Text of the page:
N. J. Hancock writes: I regard the term 'pressure solution' as one of the most misused in the science of geology. A far better term is 'dissolution' or perhaps 'grain margin dissolution'. This is because the phenomenon shows no significant relation to pressure as reflected by depth of burial. Pressure is involved only insofar as dissolution will not take place at zero overburden pressure, and as the principal development of sutured contacts does occur in the direction of maximum stress (usually top and bottom of detrital grains in oriented samples). At only modest depths of burial, dissolution may take place; whether or not it does so is highly variable, and other factors are therefore much more important.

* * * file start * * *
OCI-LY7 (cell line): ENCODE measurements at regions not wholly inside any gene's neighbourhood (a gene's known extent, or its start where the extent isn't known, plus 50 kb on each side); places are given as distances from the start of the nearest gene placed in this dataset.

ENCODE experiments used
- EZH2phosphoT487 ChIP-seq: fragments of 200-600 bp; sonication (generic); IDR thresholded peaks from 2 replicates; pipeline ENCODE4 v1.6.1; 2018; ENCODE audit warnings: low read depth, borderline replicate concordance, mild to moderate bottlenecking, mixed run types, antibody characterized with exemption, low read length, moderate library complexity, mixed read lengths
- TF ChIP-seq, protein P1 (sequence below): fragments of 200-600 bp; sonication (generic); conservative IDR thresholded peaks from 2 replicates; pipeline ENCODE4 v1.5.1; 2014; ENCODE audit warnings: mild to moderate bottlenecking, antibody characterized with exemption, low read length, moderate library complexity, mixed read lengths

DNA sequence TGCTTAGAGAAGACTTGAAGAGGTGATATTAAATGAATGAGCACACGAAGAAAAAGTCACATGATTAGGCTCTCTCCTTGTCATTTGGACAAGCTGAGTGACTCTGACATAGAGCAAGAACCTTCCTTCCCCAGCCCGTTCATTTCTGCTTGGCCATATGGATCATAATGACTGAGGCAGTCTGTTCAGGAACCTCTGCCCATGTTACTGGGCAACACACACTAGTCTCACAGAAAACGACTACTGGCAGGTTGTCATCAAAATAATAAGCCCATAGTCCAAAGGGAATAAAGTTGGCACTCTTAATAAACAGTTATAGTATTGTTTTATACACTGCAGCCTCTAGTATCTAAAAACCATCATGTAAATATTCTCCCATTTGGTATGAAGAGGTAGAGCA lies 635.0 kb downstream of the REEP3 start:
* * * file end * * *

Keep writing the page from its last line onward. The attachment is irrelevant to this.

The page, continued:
In my view, dissolution at grain boundaries is controlled principally by pore fluid chemistry, and also by boundary layer catalysis. In the latter context, Blanche & Whitaker's (1978) description of clay layers at grain boundaries undergoing dissolution is most welcome. These clay layers are almost invariably present, and they probably play a key role in retaining water which allows the removal of dissolved material by diffusion. In addition, the cations within the clay (which is usually illitic) may help to promote the suitable pore

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